This wasn't on our list until 2020, but COVID showed that we all need to be ready for infectious disease outbreaks and to each take steps to protect our own health and that of others. COVID is still a major hazard with new variants and surges, and this winter outbreaks of RSV and flu have added to the problems. While masks are no longer required at IU, wearing a KN95 or N95 mask while in buildings is still the simplest, most effective step you can take to protect yourself and others. Vaccine boosters also help build immunity and prevent serious infection. If you do become sick, be sure to stay home and away from others as much as possible. For the most recent local COVID19 advice, see IU's COVID19 page.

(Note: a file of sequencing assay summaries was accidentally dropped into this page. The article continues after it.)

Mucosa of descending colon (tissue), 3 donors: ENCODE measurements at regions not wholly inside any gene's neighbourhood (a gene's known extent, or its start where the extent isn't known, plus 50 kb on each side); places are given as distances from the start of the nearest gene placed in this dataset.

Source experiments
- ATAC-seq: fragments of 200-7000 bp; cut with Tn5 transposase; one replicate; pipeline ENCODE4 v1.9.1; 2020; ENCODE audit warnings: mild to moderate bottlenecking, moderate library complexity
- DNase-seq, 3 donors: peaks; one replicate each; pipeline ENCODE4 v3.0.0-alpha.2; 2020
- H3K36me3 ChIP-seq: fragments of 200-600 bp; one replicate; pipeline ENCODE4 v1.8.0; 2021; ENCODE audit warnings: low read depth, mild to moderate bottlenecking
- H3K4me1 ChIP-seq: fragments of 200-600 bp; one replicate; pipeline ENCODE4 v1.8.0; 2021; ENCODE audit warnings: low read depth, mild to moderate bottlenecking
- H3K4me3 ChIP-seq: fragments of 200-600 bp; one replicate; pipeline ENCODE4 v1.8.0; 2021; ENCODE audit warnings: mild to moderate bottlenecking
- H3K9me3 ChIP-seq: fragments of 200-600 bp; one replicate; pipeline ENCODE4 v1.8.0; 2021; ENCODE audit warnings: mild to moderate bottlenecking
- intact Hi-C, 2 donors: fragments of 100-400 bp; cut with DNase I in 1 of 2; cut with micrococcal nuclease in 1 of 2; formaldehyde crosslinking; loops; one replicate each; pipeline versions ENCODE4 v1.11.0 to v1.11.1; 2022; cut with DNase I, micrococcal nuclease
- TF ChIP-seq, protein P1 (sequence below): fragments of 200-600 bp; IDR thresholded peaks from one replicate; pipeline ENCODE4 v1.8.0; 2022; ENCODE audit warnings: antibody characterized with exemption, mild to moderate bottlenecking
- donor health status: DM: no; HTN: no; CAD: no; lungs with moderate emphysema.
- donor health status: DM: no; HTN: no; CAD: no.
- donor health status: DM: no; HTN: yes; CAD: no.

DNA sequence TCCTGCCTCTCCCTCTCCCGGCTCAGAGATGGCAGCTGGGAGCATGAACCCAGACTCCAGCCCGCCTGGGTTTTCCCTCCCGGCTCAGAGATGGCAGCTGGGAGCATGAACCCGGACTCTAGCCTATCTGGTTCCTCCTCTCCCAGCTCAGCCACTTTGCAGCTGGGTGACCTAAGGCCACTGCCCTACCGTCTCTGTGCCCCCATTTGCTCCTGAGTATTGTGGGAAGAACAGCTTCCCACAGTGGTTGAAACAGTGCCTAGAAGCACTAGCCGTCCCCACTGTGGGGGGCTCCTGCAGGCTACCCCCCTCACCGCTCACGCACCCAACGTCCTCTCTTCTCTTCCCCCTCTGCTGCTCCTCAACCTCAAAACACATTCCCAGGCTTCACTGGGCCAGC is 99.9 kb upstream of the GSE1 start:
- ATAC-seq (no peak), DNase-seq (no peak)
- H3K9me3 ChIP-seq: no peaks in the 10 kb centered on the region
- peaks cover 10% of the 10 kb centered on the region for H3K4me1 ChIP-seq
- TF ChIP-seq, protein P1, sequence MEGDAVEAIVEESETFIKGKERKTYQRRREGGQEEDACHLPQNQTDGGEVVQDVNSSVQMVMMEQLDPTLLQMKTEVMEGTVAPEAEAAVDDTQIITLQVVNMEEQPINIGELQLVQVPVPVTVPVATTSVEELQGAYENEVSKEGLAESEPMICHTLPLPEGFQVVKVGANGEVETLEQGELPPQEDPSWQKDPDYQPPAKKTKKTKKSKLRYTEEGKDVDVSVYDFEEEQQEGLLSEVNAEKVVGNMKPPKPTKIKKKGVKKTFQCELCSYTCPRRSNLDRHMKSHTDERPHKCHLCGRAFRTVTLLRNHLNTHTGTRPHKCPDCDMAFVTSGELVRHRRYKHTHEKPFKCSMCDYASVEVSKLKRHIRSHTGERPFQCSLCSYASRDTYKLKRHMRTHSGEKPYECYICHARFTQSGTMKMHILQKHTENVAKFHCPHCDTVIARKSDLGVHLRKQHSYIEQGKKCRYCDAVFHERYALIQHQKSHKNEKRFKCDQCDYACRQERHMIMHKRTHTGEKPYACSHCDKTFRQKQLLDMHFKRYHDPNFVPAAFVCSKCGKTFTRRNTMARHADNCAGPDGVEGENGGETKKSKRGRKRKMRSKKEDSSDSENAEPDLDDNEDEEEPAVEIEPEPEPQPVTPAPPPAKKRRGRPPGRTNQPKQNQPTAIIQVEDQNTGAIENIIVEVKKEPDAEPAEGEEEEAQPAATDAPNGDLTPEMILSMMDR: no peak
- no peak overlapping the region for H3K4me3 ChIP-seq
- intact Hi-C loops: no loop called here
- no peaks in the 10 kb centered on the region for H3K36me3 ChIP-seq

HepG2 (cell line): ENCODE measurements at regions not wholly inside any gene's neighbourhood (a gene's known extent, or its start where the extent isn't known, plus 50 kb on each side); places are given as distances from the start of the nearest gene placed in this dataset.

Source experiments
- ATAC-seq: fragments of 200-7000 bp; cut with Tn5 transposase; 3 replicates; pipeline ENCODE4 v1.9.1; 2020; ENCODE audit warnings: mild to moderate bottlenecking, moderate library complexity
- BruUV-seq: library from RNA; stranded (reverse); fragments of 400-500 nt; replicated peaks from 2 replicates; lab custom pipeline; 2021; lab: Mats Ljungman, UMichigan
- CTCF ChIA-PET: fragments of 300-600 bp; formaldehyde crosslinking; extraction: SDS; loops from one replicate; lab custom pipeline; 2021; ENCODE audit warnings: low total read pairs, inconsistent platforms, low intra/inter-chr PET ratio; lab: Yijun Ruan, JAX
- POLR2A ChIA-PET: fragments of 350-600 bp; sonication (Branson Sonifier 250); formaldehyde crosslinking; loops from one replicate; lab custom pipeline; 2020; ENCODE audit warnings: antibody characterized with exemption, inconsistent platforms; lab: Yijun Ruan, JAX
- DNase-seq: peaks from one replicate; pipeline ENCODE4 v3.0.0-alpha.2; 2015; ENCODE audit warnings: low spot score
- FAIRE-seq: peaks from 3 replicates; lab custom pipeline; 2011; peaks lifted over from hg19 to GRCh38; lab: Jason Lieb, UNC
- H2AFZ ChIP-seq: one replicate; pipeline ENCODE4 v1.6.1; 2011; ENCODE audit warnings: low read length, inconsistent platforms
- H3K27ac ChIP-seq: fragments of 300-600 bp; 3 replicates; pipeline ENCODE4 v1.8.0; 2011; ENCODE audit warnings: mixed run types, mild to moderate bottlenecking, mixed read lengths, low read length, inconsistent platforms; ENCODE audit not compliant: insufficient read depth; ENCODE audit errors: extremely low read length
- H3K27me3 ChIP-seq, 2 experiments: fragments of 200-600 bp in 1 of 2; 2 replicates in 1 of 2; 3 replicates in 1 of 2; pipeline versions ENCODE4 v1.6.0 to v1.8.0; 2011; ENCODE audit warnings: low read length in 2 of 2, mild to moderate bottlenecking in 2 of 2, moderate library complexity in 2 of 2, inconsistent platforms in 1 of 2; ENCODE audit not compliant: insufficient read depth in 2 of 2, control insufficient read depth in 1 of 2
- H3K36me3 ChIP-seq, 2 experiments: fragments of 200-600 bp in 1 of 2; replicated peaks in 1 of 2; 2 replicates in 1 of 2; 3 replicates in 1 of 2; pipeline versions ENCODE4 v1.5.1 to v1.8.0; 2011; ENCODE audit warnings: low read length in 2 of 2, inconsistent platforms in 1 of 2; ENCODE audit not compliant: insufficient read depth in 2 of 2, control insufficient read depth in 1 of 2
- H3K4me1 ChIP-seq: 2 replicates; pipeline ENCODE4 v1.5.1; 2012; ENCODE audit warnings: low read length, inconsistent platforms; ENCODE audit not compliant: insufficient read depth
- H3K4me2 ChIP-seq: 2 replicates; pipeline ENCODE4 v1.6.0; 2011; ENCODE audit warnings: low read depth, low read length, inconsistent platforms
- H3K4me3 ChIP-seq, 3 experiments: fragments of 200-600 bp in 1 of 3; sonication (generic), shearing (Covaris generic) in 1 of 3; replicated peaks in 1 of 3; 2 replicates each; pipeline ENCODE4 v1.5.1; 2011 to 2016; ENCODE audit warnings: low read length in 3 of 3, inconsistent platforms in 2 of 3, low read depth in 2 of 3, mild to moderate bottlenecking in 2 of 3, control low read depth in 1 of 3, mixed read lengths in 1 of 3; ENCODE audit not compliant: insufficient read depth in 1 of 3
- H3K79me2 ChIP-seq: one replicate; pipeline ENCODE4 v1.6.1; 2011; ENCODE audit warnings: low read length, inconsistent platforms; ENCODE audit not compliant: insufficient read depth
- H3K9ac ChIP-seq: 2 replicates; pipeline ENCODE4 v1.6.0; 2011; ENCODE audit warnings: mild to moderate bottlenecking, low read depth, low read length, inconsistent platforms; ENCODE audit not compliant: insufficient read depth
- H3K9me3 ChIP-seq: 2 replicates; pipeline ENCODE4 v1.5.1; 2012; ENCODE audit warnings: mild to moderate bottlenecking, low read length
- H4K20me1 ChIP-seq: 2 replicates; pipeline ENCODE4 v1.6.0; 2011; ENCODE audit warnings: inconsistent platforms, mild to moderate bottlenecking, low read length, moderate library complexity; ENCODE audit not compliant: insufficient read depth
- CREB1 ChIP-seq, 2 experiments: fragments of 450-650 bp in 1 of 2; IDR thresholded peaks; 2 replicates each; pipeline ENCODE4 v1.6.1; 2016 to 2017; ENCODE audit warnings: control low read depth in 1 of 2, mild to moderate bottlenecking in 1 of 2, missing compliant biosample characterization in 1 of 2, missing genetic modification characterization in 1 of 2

Fire

This one is simple - if the fire alarm sounds in a building, immediately leave the building by the nearest exit using stairs, not elevators, closing doors if possible, and proceed to the one of the evacuation points around the building. For Luddy School buildings, these are listed onthe Luddy Emergency Procedures Poster . You can re-enter the building only when told safe by a firefighter or staff member.

Medical emergencies